Add all of that to the natural loss of fertility, and as Lakshmi pointed out, women with endometriosis are at a higher risk of infertility.

"About 30 percent of infertility patients, have it," said Dr. Steven Ory past president of the American Society for Reproductive Medicine and professor at Florida International University in Miami.

Signs of a Hidden Disease

For some women, infertility is the first sign that they have endometriosis, but many experience pain in "painful intercourse, painful periods, or pain in the second half of the menstrual cycle," Ory said.

Even if women go in for an annual exam, endometriosis might be missed. Ory explained doctors frequently use ultrasound and sometimes laparoscopy to diagnose women, which involves inserting a small camera into the abdominal cavity to see lesions of endometriosis.

Hope for More Understanding, Awareness of Endometriosis

Treatments and awareness are slowly improving, but Ory said doctors still don't know why endometriosis forms. One hypothesis is that the problem occurs in fetal development, but the abnormal growth only shows up in puberty when hormones start developing in the uterine lining.

Griffith said others theorize about the fact that a little bit of menstrual flow "refluxes," or backs up, into the fallopian tubes and abdominal cavity each month while a woman is menstruating. An investigator in her lab is studying whether an outside factor such as radiation exposure, somehow makes this lingering uterine lining to grow again in the abdominal cavity.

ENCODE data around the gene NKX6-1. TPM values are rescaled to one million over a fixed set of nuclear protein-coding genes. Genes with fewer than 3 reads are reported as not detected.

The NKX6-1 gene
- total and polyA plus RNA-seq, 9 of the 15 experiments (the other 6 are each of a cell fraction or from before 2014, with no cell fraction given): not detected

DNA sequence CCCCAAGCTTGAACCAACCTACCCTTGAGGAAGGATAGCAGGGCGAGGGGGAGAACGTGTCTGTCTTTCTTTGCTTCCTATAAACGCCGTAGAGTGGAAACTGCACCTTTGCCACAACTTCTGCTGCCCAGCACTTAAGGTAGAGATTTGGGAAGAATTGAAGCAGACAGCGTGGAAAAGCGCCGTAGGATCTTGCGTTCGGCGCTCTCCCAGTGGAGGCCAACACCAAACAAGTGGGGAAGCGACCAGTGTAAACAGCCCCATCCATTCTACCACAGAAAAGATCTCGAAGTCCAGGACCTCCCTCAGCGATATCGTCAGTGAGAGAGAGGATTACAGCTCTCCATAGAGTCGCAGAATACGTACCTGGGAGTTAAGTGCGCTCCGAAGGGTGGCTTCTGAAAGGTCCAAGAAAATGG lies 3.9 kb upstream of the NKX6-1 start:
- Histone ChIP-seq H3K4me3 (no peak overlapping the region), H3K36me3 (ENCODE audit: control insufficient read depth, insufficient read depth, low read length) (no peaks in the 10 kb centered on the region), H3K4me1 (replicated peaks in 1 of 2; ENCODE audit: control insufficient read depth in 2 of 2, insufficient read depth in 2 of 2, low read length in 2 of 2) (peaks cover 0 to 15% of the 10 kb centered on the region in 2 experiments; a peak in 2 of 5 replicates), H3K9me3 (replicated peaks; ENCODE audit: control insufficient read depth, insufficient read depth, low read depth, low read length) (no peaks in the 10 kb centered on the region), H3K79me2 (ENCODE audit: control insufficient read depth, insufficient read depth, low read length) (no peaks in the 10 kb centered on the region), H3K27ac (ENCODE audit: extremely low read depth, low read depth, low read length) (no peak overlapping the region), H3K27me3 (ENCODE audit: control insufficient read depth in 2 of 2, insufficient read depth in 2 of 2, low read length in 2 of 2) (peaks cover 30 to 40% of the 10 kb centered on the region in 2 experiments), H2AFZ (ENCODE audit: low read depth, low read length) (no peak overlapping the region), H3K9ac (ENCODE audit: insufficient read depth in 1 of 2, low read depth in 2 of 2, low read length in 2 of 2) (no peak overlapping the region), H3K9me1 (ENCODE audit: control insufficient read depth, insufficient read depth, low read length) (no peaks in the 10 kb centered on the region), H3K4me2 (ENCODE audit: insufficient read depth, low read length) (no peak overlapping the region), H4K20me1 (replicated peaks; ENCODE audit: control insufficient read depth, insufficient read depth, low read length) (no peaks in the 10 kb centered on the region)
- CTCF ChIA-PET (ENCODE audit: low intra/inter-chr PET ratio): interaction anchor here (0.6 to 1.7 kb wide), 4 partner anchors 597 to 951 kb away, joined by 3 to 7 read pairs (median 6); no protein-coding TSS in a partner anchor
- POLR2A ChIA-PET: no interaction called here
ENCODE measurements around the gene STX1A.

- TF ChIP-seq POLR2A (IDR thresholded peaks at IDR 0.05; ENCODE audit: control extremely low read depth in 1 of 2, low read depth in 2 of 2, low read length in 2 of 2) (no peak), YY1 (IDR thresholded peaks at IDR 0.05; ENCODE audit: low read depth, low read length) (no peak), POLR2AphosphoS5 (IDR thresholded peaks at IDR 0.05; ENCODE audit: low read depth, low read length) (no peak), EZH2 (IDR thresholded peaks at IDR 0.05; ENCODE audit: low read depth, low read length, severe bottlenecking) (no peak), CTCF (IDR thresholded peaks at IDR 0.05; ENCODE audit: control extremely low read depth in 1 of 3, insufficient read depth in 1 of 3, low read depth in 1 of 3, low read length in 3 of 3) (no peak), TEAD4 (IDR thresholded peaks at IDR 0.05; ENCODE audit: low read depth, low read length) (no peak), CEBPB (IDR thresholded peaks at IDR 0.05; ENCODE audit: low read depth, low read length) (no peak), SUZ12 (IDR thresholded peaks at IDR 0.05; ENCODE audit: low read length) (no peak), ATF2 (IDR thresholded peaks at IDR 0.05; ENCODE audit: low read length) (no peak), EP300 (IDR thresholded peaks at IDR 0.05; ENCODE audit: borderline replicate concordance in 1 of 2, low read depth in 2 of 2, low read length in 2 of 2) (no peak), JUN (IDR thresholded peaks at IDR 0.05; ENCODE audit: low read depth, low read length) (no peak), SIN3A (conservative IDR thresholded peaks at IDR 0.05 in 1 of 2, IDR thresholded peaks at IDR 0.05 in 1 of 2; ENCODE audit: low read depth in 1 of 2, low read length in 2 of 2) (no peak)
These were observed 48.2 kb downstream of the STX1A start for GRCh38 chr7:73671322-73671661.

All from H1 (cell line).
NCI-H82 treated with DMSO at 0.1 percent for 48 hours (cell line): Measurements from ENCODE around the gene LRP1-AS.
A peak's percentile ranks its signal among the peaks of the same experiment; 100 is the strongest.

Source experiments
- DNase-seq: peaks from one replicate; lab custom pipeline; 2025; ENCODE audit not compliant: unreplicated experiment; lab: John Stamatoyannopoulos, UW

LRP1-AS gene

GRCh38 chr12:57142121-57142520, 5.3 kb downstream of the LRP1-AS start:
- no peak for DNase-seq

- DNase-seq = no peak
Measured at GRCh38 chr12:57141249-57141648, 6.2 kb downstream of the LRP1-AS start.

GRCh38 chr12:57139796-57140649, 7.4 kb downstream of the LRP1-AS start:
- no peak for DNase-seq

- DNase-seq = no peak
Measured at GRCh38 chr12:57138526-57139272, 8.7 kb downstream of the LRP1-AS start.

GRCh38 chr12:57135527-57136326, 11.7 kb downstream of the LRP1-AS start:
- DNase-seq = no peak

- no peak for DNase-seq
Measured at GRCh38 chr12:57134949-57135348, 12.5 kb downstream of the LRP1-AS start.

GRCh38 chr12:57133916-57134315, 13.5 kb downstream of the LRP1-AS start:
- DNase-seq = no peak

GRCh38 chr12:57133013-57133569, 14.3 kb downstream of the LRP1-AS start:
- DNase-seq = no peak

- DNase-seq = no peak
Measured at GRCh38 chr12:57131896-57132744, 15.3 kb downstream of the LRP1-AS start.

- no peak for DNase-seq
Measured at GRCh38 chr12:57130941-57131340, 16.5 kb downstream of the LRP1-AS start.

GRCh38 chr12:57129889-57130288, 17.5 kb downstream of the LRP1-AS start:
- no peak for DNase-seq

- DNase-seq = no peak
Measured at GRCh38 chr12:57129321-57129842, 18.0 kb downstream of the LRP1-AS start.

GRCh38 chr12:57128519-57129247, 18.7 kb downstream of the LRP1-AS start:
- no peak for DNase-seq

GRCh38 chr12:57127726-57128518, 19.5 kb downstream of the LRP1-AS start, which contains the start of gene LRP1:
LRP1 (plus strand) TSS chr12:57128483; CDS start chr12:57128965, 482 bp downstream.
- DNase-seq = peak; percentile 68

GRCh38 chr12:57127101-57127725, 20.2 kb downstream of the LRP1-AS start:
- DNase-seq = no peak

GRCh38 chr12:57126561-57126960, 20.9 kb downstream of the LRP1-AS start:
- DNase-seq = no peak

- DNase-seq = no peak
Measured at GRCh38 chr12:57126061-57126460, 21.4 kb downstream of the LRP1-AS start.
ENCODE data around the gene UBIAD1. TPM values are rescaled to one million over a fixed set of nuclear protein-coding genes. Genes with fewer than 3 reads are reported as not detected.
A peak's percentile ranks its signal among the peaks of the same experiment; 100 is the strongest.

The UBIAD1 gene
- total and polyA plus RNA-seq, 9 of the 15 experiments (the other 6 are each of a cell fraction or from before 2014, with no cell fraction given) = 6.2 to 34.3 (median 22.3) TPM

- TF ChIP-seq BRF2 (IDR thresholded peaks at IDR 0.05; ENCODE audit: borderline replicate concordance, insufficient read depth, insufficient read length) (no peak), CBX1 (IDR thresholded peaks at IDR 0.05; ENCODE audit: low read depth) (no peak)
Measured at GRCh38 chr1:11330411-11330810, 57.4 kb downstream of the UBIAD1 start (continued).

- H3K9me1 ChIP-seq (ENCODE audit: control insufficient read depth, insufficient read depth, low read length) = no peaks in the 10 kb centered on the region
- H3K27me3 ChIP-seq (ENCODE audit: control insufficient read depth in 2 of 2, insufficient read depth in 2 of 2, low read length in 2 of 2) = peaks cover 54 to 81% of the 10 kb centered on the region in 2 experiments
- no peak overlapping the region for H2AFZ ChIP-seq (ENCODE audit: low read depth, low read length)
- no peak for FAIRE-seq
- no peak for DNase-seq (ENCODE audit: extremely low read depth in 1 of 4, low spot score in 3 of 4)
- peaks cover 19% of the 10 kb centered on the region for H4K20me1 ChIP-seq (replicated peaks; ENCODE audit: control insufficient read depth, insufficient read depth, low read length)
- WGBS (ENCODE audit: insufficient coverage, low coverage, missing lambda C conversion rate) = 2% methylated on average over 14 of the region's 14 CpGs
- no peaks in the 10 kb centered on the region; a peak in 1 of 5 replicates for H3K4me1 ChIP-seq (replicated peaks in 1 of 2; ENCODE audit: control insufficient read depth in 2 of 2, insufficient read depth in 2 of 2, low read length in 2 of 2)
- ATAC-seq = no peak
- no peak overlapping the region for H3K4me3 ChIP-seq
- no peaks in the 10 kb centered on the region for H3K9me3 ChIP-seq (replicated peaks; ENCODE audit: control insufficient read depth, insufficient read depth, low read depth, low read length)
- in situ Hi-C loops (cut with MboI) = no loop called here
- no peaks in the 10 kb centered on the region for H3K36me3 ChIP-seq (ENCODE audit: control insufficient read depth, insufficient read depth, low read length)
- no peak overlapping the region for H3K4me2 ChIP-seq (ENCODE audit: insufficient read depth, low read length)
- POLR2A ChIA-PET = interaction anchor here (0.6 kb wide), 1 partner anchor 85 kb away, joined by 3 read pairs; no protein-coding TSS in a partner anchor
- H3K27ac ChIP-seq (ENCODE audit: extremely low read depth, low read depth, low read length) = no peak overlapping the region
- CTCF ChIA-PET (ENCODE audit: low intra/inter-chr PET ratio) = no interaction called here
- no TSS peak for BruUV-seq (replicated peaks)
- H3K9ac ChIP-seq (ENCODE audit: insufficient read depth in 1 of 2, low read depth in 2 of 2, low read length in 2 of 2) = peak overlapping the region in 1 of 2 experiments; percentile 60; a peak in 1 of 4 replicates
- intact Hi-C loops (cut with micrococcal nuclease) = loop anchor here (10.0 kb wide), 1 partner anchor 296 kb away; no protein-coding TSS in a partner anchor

Mysterious as it is, endometriosis is also very common. An estimated 2 to 10 percent of women in their reproductive years have endometriosis, which could mean 5.5 million women in the U.S. are affected, according to the National Institute of Child Health and Human Development.

Griffith said the goal of the new Center for Gynepathology Research is to discover how endometriosis lesions form, develop treatments and in the process develop new engineering tools that would help a host of other diseases.

Griffith, who also suffers from endometriosis, guesses her center is the first ever to be devoted to endometriosis and gynepathologic research.

"We're not studying gynecology, we're studying things that go wrong with everything below the waist," said Griffith.

Griffith is using her experience in tissue engineering to develop uterine lining using living tissue samples that behave in the lab the same way the lining behaves in a uterus. Once Griffith collects an endometriosis sample from a volunteer and creates a living tissue sample through tissue engineering, she can safely experiment with the uterine lining and never have to experiment on women.

Celebrity Status Helping Science

"We're thrilled that Padma could come," said Griffith. "It is so common that women don't even think about how much they are affected."

Lakshmi agreed. She said she didn't understand what a burden her endometriosis had become until she started receiving treatment.

"For the last 20 years that I could have had so much more done, been so much more productive… never mind the dollars of income lost, just the time and moments with the people I care about," said Lakshmi.

"It's only now that my pain has diminished -- by I'd say 80 percent -- that I can see in hindsight how much pain I was in," she said.